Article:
Often dogs that are affected are mistakenly tested for allergies or an injury to the neck area. It is often difficult to initially recognize SM symptoms as they vary from dog to dog in the way the symptoms manifest themselves. Predominant SM symptoms are: neck scratching, random screams due to pain, increases aggressive behavior mainly toward other dogs, seizures to name few signs but other will be described later.
There are 2 major research Institutes specializing in SM and collecting “Phenotype” or pedigree information to track the genetic path that this issue is taking in each breed that they learn is affected. In England, Dr. Clare Rusbridge of the Stone Lion Veterinary Centre has spearheaded the efforts world-wide to collect information from dog owners that are willing to share the confidential medical data of their dog that has been diagnosed with SM. Test information in North American is being channelled to specialist, Dr. Guy A. Rouleau who is based in Canada with the Center for the Study of Brain Diseases.
There is considerable information about the disease that currently permeates 80% of the Cavalier King Charles Spaniel breed. Needless to say breeders of Cavaliers are dealing with this on a global level and therefore their websites tend to be very informative. The discovery of this type of health risk makes it important to unite and to share with each other the symptoms, signs and conditions that each of us as breeders have seen, experienced or have heard about but were unexplainable at the time or went undiagnosed. One may see shoulder scratching, neck pain, curving of the spine (scoliosis), soreness of a front or rear leg, limping or weakness of a limb.
The other interesting issue is that often the ailments or signs are not noticeable until the dog is three or four. Of course some dogs show signs at earlier ages but more commonly the symptoms are not evident until the dog is around three years of age or older. Interestingly enough, in the last Brussels Griffon Health Report there were no incidents or conditions of SM indicated any breeders as unidentifiable by their veterinarians. This most like due to the fact that SM is only just now becoming a recognizable and a diagnosable condition (diagnosable only with an MRI) by veterinarians.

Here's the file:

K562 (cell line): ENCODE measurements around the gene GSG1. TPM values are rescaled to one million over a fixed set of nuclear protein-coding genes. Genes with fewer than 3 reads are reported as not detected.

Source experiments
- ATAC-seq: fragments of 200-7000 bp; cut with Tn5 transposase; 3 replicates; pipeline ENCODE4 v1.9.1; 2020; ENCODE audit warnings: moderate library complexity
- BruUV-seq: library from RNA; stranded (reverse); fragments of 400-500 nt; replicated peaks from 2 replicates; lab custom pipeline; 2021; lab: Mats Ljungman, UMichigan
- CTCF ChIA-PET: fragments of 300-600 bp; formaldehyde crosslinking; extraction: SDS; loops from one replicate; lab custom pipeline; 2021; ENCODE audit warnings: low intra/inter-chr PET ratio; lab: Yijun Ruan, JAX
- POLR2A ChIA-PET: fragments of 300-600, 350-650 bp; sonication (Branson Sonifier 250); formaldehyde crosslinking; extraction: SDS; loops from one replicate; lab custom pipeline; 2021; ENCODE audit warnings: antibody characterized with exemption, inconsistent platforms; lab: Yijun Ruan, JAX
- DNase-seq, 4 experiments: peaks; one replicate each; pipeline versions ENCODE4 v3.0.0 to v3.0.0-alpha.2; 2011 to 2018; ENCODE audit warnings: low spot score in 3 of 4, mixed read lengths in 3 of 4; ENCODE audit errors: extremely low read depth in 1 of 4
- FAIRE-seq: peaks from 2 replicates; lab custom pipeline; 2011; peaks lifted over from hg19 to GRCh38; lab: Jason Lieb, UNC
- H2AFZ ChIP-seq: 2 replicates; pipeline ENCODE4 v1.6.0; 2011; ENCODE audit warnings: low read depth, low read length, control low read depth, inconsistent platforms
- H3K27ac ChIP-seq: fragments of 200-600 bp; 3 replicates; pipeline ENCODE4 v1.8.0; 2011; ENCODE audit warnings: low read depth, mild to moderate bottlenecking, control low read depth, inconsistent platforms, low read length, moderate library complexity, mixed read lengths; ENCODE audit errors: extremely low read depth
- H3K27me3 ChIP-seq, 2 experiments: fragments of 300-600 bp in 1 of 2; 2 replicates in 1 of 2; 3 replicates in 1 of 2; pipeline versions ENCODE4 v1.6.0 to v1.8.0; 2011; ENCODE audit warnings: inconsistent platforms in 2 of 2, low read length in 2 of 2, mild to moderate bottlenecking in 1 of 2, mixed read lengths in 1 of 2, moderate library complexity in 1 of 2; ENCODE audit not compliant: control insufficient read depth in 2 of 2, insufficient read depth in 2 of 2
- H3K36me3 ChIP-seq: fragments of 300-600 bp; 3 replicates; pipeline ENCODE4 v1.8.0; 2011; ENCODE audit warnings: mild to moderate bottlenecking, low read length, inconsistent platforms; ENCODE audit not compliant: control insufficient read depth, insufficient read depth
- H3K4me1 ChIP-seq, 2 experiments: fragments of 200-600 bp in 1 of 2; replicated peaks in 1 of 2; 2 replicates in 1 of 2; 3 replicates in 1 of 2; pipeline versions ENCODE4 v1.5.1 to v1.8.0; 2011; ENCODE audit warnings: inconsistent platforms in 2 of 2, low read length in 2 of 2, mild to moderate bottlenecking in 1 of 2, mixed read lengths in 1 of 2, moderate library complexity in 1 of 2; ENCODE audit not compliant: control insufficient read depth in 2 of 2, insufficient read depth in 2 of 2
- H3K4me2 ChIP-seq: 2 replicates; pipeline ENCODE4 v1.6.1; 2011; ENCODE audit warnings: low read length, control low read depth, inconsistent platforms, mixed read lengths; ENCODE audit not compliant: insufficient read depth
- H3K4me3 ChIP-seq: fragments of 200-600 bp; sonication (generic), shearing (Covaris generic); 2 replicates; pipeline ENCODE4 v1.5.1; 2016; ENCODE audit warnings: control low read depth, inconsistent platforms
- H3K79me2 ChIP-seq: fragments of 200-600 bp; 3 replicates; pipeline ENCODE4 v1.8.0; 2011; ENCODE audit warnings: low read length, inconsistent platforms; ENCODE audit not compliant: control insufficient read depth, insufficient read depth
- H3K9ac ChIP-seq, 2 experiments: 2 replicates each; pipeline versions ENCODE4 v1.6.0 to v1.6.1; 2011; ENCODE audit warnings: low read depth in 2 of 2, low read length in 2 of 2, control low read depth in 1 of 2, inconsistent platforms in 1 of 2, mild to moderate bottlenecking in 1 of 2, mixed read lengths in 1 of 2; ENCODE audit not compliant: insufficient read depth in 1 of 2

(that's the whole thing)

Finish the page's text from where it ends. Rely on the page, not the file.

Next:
Being silent and passive at this point could lead to awful ramifications for our breed world-wide. Therefore, with this discovery it would be irresponsible to let this problem continue undisclosed to Brussels Griffon breeders and if diagnosed undocumented as our breed shares a relatively small gene pool, so if we are discovering SM in our breed world wide this disease most certainly is a concern to be aware of and dealt with. This genetically inherited problem, in the Brussels Griffon breed, may have many genetic carriers and affect dogs that are currently undiagnosed and being breed. This will stay that way unless we instigate some discussion and awareness about the vagaries of the symptoms.
|Brussels Griffon Dog|
Two purebred Brussels Griffon have recently been diagnosed with this genetic “disease” and several top breeders are aware of seeing symptomatic dogs over the course of time. If the breeders of Brussels Griffon take this seriously it may be possible to save our breed from the issue that is currently occurring with the Cavalier King Charles Spaniels breed. The fundraising and research spearheaded by the Cavalier Health Foundation has been very aggressive to help develop testing/screening/diagnostic techniques.
Brussels Griffon BreedersThe Brussels Griffon Breeders developed in the township of Brussels, Belgium, where it first earned its keep as a ratter in the stables. It then took a place beside the coachman for the hansom cabs (a horse drawn coach) from those stables. Its new duties included being the watch dog or guardian for the coach and its inhabitants.
For this Brussels Griffon breed I recommend foods of horse meat and beef with grains of wheat and yellow corn. The dietary fatty acids should be from grain sources similar to flax, and I recommend the commercial forms of linseed or wheat germ oil since a Brussels Griffon can use these better than fatty acids found in animal fat or soy. Foods I suggest you avoid feeding a Brussels Griffon are soy, poultry, lamb, avocado, and white rice. Native food supplies for this breed would have included the stable's
rodent population as well as the grains eaten by those rodents. Here, I would like to note an important nutritional requirement for the Brussels Griffon.
They have a requirement for the same dietary amount of the alpha-Linolenate family of fatty acids as many larger dogs from other environments. This per pound of body weight nutritional difference I attribute to their native environment's high production of the grain flax (a grain known to contain very high percentages of the alpha-Linolenate fatty acids).
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